100 Nano-Stories: Mean Free Path!

Preface! ✨

It’s your favorite material science & nanotechnology enthusiast! Time to introduce the mechanism of what happens between the interactions of the particles in the aerogel and light!

I highly recommend you read the previous article to understand the fundamentals of optical depth and how it plays a huge role in the transparency of aerogels! 😃

Don’t worry, the article below is only 5 minutes long!

Briefly, a summarization of the previous article:

  • The optical depth is the quantity of light that has been removed due to absorption, scattering, and reflection.
  • If the optical depth is greater than 1/e or 1, the medium/material will be opaque, and photons will either be absorbed, reflected, or scatter many times before transmitting/leaving the aerogel. This means you can’t really see what’s on the other side of the material, and it can cause a haze because of the absorption or scattering of the incoming light.
  • If the optical depth is less than 1/e or 1, the medium/material will appear transparent, and photons will either transmit directly through the material without being absorbed or scattered.

But for now, let’s cover more about what the mean free path is all about!

Mean Free Path Explained! 💡

Definitions! 🔑

The Mean Free Path is the distance a particle or photon will travel before colliding with something and being absorbed/scattered. The symbol for the mean free path is:

If you need a better explanation, the optical depth is the number/amount of mean free paths you have traveled through a medium/material when going straight in a certain direction. For example, if the distance is one mean free path, the optical depth is 1.

Math Equations! 🔑

With that explanation of optical depth and mean free path, this means that the optical depth can be changed, but it can be equal to an absorption coefficient times the mean free path can be equal to 1!

Tau is actually tau “τ”, which is the variable we will give the optical depth. “τ” will have a value of 1. The subscript nu “ν” is the frequency/wave speed (measured in meters per second { m/s }). “∝” is the absorption coefficient (a rate at which radiation that enters a material decreases with depth/thickness of a medium/material).

However, the absorption coefficient “∝” is comprised of two variables.

“N” → The number of absorbers/ “particles” that can potentially absorb any incoming particle or photon divided by the total volume of the material.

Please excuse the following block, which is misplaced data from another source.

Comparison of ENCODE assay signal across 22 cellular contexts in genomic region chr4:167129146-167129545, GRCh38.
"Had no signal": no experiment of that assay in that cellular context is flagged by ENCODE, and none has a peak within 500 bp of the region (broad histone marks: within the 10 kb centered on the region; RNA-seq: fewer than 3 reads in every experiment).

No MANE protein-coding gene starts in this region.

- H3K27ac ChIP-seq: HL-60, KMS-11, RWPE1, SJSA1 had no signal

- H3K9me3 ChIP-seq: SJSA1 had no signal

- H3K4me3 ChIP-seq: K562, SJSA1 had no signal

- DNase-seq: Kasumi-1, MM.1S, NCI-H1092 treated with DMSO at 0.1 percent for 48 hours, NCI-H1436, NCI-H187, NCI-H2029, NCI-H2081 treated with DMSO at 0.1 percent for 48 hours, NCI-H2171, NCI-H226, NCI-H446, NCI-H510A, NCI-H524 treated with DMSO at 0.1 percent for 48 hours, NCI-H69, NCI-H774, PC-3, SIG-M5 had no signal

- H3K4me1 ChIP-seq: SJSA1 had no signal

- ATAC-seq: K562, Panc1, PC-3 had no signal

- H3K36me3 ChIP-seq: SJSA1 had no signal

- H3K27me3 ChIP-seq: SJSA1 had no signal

“σ(v)” → This means the cross-section (cm²). The cross-section is a measure of the probability of an encounter between particles and will result in either absorption or scattering.

Aerogel Application! 🔑

If you increase the number of absorbers/aerogel particles divided by the volume/thickness of the aerogel, the mean free path will decrease. This means that we can have an optical depth of less than 1, which will allow for the aerogel to be transparent!

To put it in simpler terms, we can decrease the particle size in the aerogel but spread out the particles in the aerogel divided by the thickness of the aerogel. Because of smaller particle sizes, we can rely less on the thickness, which will allow for a smaller and smaller optical depth! :)

Closing Thoughts! 💭

Perfect! Now we know what the mean free path can do throughout the interaction, scattering, and absorption of photons and the particles inside the aerogel, and using the mean free path corresponding to optical depth!

See you tomorrow to talk about Single Scattering Albedo! ✌🏽

Vocabulary! 📓

Optical Depth → The quantity of light that has been removed due to absorption, scattering, and reflection; τ.

The Mean Free Path The distance a particle or photon will travel before colliding with something and being absorbed/scattered.

Cross-Section A measures the probability of an encounter between particles and will result in either absorption or scattering.

Absorption The light is absorbed by the aerogel particles.

HazeIn aerogel, haze is defined as a lack of transparency, or that the aerogel looks somewhat cloudy rather than clear.

TransparencyAll the light will pass through a material, and it won’t be reflected, absorbed, or scatter in a material.

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© 2021 by Carlos Manuel Jarquin Sanchez. All Rights Reserved.

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17 |Explorando y activando

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Carlos Manuel Jarquin Sanchez

Carlos Manuel Jarquin Sanchez

17 |Explorando y activando

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